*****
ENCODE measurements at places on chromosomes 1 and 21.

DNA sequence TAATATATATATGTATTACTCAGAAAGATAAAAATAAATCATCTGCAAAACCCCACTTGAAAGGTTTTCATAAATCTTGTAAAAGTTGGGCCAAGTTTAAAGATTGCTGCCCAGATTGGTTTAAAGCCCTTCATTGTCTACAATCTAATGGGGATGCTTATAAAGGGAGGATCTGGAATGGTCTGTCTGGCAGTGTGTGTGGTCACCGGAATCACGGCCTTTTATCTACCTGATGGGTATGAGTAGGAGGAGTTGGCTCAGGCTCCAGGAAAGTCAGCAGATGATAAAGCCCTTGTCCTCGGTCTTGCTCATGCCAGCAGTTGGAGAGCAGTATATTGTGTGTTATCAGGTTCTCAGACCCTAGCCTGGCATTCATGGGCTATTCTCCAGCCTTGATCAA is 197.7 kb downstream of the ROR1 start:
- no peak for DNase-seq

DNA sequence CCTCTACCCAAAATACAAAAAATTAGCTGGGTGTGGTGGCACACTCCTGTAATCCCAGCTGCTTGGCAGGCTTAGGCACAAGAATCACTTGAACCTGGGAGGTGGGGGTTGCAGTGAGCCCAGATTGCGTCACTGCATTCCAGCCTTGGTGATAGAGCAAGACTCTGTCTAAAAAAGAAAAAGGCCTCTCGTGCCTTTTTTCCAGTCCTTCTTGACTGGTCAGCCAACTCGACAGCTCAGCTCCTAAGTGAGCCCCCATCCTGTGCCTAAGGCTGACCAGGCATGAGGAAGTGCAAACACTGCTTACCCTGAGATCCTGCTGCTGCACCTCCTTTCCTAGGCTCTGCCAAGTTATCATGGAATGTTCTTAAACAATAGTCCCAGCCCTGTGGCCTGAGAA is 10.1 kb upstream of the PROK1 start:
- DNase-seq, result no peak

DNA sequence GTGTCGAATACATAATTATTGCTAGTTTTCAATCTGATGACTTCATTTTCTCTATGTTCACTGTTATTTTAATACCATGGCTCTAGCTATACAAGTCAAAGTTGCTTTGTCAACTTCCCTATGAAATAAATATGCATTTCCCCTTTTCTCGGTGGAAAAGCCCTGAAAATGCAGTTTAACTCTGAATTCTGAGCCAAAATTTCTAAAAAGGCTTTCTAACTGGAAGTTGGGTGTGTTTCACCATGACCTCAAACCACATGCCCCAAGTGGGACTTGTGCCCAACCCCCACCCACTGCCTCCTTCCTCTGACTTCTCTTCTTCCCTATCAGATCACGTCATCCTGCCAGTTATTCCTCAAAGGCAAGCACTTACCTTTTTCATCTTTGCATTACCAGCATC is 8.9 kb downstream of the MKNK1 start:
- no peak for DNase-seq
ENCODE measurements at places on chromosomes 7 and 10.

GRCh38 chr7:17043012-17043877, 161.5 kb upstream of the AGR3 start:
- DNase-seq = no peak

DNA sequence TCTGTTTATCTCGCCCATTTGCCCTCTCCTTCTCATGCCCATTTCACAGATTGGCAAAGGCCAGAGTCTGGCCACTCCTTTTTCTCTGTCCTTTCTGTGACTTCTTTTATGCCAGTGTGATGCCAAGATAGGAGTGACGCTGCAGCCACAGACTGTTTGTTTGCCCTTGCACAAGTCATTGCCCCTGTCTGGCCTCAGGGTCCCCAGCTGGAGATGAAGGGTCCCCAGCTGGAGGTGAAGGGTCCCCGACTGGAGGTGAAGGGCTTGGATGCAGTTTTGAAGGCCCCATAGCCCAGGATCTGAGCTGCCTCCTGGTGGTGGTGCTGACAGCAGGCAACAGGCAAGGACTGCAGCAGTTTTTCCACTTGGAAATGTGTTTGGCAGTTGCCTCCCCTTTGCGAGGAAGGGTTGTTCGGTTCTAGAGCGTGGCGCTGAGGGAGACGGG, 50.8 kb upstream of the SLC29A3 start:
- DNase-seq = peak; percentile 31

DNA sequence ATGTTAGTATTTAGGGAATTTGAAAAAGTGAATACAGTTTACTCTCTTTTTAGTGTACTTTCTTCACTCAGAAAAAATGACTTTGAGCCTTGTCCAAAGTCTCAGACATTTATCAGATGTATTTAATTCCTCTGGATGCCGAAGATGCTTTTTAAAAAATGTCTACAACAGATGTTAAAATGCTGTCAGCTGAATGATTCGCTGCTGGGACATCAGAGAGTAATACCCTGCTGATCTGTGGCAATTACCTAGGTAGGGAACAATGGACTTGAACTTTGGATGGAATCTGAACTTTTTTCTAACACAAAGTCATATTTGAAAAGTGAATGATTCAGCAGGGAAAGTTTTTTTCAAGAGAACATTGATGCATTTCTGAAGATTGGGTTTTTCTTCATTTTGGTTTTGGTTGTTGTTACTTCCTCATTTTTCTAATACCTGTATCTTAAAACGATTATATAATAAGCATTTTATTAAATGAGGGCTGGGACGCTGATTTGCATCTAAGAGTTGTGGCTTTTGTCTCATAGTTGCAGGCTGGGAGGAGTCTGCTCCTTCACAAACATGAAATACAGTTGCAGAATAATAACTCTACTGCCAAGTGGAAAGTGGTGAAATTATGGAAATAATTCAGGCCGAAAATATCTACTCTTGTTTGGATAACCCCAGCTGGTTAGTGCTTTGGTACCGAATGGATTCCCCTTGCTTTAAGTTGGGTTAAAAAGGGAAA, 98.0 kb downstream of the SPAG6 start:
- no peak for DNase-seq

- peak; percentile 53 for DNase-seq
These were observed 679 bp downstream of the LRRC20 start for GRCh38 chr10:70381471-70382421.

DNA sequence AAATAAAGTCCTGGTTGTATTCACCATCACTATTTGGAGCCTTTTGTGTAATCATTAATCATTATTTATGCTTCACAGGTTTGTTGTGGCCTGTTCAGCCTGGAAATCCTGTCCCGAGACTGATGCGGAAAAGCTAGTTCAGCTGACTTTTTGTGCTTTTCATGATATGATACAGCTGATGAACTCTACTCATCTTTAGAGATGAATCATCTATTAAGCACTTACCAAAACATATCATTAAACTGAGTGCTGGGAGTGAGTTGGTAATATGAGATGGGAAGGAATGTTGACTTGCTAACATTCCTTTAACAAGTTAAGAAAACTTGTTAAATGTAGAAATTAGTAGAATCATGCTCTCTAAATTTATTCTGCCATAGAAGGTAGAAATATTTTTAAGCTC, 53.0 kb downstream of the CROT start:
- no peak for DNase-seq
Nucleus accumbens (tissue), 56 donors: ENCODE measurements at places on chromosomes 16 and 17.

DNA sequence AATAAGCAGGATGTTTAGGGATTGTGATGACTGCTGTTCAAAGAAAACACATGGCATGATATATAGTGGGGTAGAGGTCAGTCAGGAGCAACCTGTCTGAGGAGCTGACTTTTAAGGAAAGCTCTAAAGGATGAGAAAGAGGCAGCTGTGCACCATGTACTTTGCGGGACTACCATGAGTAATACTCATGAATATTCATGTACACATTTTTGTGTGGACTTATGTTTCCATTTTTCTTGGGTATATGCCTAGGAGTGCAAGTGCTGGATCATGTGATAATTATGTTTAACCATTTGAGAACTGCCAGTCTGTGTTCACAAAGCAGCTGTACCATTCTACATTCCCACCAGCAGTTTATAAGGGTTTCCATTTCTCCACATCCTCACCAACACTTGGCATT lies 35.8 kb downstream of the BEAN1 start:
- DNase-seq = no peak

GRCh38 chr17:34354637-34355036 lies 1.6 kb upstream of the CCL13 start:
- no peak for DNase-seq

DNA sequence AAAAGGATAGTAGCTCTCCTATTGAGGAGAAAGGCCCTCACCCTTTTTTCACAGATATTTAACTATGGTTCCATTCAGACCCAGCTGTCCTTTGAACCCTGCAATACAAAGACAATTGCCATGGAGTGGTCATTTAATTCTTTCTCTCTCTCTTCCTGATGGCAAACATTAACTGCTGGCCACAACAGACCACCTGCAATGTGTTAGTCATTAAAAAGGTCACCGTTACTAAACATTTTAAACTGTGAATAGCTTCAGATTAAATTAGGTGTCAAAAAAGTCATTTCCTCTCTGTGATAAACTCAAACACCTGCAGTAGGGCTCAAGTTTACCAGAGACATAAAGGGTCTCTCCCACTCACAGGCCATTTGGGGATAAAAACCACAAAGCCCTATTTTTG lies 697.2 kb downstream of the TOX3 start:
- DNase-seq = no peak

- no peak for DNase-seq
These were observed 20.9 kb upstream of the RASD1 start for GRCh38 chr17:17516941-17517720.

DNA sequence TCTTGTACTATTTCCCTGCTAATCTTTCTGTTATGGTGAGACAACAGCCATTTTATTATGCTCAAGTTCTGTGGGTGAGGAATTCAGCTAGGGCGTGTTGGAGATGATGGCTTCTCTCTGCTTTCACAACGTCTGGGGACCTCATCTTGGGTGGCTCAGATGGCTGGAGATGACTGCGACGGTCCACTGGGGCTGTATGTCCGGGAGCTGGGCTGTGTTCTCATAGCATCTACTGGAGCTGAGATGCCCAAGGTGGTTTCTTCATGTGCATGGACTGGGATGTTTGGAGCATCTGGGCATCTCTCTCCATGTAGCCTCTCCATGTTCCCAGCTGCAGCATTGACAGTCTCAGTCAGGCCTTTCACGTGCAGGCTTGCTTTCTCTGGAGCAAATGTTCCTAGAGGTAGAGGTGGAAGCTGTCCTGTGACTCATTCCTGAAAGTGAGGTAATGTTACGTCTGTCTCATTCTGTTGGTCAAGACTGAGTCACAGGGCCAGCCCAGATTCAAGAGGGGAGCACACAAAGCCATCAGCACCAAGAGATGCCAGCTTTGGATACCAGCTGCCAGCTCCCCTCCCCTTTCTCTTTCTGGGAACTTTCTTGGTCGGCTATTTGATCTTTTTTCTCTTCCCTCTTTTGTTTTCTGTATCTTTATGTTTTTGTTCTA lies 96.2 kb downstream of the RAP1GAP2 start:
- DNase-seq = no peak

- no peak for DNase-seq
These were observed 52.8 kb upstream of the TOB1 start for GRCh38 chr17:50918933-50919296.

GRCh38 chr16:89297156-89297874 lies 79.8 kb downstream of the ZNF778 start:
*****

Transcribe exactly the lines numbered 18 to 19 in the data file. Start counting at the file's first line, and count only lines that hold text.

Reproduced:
- no peak for DNase-seq
Nucleus accumbens (tissue), 56 donors: ENCODE measurements at places on chromosomes 16 and 17.